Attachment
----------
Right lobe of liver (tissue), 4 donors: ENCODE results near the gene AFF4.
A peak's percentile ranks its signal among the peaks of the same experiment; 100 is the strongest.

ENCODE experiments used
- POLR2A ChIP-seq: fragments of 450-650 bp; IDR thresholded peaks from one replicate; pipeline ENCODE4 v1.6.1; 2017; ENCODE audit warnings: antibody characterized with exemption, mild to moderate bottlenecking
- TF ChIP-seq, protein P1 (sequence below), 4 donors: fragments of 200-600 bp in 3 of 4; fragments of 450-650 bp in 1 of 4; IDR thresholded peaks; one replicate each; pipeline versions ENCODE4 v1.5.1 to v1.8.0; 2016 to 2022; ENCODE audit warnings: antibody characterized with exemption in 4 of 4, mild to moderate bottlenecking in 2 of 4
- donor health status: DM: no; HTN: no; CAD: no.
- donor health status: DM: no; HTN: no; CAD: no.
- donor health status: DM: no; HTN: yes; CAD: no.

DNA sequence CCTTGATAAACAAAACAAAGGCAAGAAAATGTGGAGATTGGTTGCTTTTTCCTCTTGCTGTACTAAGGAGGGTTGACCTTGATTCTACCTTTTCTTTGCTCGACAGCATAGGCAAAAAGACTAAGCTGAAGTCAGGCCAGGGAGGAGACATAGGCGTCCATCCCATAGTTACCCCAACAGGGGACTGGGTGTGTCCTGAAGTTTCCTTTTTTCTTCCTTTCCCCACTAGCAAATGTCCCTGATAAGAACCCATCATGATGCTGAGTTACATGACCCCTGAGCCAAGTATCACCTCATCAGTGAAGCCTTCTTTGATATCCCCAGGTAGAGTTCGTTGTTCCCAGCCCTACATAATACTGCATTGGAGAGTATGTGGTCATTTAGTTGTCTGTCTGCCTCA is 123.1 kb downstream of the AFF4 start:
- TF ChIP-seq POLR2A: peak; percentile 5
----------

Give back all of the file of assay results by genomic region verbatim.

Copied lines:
Right lobe of liver (tissue), 4 donors: ENCODE results near the gene AFF4.
A peak's percentile ranks its signal among the peaks of the same experiment; 100 is the strongest.

ENCODE experiments used
- POLR2A ChIP-seq: fragments of 450-650 bp; IDR thresholded peaks from one replicate; pipeline ENCODE4 v1.6.1; 2017; ENCODE audit warnings: antibody characterized with exemption, mild to moderate bottlenecking
- TF ChIP-seq, protein P1 (sequence below), 4 donors: fragments of 200-600 bp in 3 of 4; fragments of 450-650 bp in 1 of 4; IDR thresholded peaks; one replicate each; pipeline versions ENCODE4 v1.5.1 to v1.8.0; 2016 to 2022; ENCODE audit warnings: antibody characterized with exemption in 4 of 4, mild to moderate bottlenecking in 2 of 4
- donor health status: DM: no; HTN: no; CAD: no.
- donor health status: DM: no; HTN: no; CAD: no.
- donor health status: DM: no; HTN: yes; CAD: no.

DNA sequence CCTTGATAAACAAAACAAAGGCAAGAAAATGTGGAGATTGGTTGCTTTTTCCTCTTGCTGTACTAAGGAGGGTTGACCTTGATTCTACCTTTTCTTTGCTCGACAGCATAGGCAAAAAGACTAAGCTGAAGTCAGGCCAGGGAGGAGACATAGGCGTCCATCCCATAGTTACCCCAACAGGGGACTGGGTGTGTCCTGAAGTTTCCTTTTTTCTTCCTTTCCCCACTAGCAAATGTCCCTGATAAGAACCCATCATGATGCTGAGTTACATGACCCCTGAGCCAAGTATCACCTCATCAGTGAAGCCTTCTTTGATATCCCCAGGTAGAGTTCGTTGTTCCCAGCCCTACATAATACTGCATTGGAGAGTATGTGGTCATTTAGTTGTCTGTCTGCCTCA is 123.1 kb downstream of the AFF4 start:
- TF ChIP-seq POLR2A: peak; percentile 5